The first step toward protecting your church’s online presence is to get informed. Start by familiarizing your leadership and media teams with your current digital tools, how they work, and how their guidelines may be limiting your ministry.
Most Big Tech companies, like Facebook and YouTube, have community guidelines that describe what kind of content is not allowed on their platforms. The most common types of content that can be reported and restricted are hate speech, misinformation, harmful content, and scams. Anyone—regardless of their relationship to your community—can file a complaint against your church’s live streams, videos, or posts if they believe the content violates these subjective standards.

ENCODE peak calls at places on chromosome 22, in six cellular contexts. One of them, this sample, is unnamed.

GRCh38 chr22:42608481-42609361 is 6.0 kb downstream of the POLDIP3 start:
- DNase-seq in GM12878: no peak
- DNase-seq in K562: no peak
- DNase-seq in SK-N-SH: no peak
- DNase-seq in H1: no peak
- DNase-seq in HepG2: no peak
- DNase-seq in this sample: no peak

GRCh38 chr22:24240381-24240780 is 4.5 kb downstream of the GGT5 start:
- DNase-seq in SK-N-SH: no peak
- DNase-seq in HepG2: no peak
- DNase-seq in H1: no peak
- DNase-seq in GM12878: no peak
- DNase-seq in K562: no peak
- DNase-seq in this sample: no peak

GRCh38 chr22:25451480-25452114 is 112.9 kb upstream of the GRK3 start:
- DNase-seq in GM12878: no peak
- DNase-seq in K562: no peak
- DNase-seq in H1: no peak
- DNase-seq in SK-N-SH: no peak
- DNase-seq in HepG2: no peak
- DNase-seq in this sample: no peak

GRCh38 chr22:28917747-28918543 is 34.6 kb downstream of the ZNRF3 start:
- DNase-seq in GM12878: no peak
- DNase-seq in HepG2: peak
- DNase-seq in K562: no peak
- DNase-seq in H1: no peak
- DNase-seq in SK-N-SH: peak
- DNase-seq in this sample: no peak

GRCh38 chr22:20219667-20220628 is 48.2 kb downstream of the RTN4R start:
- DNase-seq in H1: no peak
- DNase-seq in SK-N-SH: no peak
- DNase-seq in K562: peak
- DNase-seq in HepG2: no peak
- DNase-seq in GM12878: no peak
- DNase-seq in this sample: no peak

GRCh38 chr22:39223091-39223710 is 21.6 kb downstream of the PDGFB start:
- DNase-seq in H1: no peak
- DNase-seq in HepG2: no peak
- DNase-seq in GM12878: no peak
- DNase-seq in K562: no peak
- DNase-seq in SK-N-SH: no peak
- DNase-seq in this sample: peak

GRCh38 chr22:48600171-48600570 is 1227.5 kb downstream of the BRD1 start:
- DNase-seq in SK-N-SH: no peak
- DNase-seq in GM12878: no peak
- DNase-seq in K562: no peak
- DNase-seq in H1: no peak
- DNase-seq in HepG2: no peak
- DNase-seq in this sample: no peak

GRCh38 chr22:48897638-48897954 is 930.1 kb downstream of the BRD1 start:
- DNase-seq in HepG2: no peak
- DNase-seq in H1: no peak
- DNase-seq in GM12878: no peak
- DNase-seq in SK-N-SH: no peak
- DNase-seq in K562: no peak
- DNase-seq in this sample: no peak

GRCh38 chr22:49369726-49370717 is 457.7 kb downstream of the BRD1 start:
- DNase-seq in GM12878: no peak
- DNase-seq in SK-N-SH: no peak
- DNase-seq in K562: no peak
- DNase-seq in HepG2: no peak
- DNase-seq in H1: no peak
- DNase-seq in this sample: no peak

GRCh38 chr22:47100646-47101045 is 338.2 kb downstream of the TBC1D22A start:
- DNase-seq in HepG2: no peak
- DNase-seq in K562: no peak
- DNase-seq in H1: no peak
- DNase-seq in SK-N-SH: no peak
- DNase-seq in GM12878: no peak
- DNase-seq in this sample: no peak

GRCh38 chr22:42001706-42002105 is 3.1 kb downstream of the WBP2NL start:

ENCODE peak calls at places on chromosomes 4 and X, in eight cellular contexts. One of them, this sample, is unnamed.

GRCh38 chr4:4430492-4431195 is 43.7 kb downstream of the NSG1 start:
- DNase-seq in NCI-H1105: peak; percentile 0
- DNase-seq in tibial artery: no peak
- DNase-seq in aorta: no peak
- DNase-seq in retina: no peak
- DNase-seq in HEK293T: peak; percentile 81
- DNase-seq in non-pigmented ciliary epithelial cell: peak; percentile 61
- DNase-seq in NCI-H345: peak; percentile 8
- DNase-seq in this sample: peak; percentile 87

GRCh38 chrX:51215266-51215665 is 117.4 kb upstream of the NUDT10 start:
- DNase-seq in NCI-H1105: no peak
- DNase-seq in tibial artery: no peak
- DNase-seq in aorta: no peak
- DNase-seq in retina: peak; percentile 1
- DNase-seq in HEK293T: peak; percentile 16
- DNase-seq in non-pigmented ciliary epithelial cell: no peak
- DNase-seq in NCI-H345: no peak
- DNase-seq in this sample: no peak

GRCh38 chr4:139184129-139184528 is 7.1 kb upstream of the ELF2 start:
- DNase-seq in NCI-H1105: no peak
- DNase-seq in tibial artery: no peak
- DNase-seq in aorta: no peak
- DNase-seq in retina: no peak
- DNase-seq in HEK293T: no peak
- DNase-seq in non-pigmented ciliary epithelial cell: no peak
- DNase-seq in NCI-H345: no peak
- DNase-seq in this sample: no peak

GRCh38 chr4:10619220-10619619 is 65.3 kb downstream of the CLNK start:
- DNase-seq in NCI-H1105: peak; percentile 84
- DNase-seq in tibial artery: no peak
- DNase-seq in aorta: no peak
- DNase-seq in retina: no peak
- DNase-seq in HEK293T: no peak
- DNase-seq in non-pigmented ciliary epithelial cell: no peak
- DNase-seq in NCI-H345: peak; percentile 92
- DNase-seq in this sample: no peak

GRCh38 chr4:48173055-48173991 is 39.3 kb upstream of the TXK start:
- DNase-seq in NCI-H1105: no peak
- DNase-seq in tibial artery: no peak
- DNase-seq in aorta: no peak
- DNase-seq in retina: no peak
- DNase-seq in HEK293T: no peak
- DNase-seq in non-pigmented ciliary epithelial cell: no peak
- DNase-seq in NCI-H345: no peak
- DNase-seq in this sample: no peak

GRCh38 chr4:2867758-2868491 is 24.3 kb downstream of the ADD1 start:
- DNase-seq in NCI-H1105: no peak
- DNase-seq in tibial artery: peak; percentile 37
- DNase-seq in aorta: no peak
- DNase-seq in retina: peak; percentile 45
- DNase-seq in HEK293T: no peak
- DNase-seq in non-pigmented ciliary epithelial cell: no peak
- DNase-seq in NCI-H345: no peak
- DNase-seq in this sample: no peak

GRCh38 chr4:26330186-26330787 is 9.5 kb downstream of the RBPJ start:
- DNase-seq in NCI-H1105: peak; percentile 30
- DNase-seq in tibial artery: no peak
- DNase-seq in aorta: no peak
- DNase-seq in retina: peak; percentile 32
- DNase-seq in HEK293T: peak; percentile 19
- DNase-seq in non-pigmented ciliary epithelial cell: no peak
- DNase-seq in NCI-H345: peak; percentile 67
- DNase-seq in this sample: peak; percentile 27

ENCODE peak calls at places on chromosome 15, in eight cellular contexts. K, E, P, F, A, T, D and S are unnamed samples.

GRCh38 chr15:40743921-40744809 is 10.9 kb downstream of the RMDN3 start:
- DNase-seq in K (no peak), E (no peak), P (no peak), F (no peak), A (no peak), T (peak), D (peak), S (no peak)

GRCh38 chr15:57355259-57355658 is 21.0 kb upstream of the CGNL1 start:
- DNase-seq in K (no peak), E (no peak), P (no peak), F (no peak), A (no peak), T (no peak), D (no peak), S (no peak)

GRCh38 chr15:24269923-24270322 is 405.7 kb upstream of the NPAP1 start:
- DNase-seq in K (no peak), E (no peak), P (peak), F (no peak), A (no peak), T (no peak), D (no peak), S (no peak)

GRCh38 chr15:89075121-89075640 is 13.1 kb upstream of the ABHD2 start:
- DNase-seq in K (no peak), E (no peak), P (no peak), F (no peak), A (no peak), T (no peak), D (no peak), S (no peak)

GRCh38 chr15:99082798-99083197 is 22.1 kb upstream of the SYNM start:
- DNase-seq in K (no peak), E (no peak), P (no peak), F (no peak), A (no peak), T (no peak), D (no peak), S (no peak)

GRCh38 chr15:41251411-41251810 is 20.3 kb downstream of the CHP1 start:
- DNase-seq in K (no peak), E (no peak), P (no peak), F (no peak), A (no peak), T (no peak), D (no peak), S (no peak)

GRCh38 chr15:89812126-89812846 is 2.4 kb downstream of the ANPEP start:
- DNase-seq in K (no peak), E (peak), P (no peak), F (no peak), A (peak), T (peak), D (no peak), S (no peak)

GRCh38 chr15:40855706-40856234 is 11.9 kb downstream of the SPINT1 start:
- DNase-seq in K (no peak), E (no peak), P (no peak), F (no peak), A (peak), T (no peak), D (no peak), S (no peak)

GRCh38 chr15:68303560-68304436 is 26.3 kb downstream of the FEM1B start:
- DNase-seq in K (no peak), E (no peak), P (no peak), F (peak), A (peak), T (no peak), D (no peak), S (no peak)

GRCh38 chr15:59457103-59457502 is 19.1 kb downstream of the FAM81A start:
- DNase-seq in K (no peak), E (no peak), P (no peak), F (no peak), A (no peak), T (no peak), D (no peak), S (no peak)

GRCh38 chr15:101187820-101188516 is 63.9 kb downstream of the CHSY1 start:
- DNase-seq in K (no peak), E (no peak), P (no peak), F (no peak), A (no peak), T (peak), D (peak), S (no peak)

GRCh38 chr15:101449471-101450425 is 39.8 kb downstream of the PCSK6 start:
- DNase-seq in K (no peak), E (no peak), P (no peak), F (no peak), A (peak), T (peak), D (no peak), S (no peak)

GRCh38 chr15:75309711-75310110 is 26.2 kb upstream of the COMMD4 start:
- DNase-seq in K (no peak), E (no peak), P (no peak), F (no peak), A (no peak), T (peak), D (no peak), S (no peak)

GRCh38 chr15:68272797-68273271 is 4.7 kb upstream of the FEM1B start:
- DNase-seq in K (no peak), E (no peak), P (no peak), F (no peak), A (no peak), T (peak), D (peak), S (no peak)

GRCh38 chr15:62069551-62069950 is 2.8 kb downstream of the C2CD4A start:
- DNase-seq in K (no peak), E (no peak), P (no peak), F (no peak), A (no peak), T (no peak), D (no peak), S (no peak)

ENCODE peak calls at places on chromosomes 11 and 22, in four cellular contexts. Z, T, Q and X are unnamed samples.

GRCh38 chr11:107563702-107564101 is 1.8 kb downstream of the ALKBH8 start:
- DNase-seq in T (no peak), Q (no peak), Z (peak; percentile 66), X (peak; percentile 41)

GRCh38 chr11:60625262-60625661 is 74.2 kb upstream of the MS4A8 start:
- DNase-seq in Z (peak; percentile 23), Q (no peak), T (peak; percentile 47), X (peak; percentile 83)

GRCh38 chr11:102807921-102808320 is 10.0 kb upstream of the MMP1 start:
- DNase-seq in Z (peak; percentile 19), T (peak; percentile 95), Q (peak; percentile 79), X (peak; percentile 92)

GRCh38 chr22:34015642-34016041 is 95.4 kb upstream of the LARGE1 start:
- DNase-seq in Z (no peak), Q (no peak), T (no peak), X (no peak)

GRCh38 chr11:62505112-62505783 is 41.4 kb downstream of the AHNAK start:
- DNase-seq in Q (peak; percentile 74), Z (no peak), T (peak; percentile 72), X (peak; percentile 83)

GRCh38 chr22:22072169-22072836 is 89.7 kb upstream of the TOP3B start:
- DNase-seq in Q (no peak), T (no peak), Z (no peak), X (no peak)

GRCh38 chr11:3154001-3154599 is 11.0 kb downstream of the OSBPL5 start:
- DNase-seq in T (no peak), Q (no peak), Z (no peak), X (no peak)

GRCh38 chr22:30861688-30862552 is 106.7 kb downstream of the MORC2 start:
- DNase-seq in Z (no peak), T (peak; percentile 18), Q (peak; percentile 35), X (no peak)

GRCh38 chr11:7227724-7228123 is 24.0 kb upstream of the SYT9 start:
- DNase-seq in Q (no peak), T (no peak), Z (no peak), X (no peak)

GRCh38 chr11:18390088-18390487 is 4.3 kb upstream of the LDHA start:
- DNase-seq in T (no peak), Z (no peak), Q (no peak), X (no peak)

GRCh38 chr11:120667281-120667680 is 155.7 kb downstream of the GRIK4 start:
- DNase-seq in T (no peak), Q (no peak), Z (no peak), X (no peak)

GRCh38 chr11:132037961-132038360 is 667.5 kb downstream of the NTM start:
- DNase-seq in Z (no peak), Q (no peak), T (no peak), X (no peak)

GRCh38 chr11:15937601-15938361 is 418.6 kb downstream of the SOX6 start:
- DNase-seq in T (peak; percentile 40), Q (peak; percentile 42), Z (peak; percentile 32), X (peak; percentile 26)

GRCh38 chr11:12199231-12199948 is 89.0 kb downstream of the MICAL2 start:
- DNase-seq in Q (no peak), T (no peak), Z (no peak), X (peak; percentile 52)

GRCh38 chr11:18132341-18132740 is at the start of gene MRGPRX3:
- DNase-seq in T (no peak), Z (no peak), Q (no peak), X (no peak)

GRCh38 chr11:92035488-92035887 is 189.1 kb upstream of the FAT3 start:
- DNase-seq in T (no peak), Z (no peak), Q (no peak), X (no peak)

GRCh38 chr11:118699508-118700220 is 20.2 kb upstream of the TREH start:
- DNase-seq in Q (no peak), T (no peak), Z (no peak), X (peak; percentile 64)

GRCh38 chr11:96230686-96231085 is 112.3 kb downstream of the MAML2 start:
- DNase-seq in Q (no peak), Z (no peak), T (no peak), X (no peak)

For example, one church’s Easter service live stream was blocked by both Facebook and YouTube after receiving complaints about the portrayal of Jesus’ crucifixion. YouTube even stated that the church was “Appearing to profit from a tragic event with no discernible benefit to users.” The church explained how the crucifixion scene was presented with the “intent of helping us all understand the incredible gift of grace,” but they still faced a lengthy and frustrating process to get the video reinstated. Unfortunately, they couldn’t repair the negative impact its removal had on their Easter Sunday service.
The reality is that most tech companies aren’t built with the Church in mind. That’s why it’s important to know if your digital tools are helping or hurting your mission.